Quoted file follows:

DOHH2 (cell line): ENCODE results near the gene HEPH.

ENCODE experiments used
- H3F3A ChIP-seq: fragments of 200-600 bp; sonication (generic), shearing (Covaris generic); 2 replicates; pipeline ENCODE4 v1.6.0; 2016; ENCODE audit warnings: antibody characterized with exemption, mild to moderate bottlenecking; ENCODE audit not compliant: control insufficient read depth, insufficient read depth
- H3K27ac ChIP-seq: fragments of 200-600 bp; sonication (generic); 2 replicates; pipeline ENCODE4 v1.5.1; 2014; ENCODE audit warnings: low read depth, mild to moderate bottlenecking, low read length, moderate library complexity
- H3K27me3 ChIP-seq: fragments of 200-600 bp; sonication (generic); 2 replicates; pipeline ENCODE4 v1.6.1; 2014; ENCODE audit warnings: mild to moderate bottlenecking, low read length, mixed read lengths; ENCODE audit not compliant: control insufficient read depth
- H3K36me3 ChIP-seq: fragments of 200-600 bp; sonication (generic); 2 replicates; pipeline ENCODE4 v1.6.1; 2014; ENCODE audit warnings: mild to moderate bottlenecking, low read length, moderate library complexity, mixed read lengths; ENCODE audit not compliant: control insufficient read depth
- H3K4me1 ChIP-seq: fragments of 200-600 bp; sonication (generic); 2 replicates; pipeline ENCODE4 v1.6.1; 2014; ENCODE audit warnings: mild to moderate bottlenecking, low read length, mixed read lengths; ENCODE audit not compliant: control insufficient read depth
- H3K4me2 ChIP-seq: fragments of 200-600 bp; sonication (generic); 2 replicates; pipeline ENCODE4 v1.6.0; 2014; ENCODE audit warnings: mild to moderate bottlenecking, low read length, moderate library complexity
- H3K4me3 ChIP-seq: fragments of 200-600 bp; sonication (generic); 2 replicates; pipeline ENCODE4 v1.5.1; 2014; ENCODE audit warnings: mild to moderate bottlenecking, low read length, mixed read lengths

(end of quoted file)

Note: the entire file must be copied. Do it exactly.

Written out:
DOHH2 (cell line): ENCODE results near the gene HEPH.

ENCODE experiments used
- H3F3A ChIP-seq: fragments of 200-600 bp; sonication (generic), shearing (Covaris generic); 2 replicates; pipeline ENCODE4 v1.6.0; 2016; ENCODE audit warnings: antibody characterized with exemption, mild to moderate bottlenecking; ENCODE audit not compliant: control insufficient read depth, insufficient read depth
- H3K27ac ChIP-seq: fragments of 200-600 bp; sonication (generic); 2 replicates; pipeline ENCODE4 v1.5.1; 2014; ENCODE audit warnings: low read depth, mild to moderate bottlenecking, low read length, moderate library complexity
- H3K27me3 ChIP-seq: fragments of 200-600 bp; sonication (generic); 2 replicates; pipeline ENCODE4 v1.6.1; 2014; ENCODE audit warnings: mild to moderate bottlenecking, low read length, mixed read lengths; ENCODE audit not compliant: control insufficient read depth
- H3K36me3 ChIP-seq: fragments of 200-600 bp; sonication (generic); 2 replicates; pipeline ENCODE4 v1.6.1; 2014; ENCODE audit warnings: mild to moderate bottlenecking, low read length, moderate library complexity, mixed read lengths; ENCODE audit not compliant: control insufficient read depth
- H3K4me1 ChIP-seq: fragments of 200-600 bp; sonication (generic); 2 replicates; pipeline ENCODE4 v1.6.1; 2014; ENCODE audit warnings: mild to moderate bottlenecking, low read length, mixed read lengths; ENCODE audit not compliant: control insufficient read depth
- H3K4me2 ChIP-seq: fragments of 200-600 bp; sonication (generic); 2 replicates; pipeline ENCODE4 v1.6.0; 2014; ENCODE audit warnings: mild to moderate bottlenecking, low read length, moderate library complexity
- H3K4me3 ChIP-seq: fragments of 200-600 bp; sonication (generic); 2 replicates; pipeline ENCODE4 v1.5.1; 2014; ENCODE audit warnings: mild to moderate bottlenecking, low read length, mixed read lengths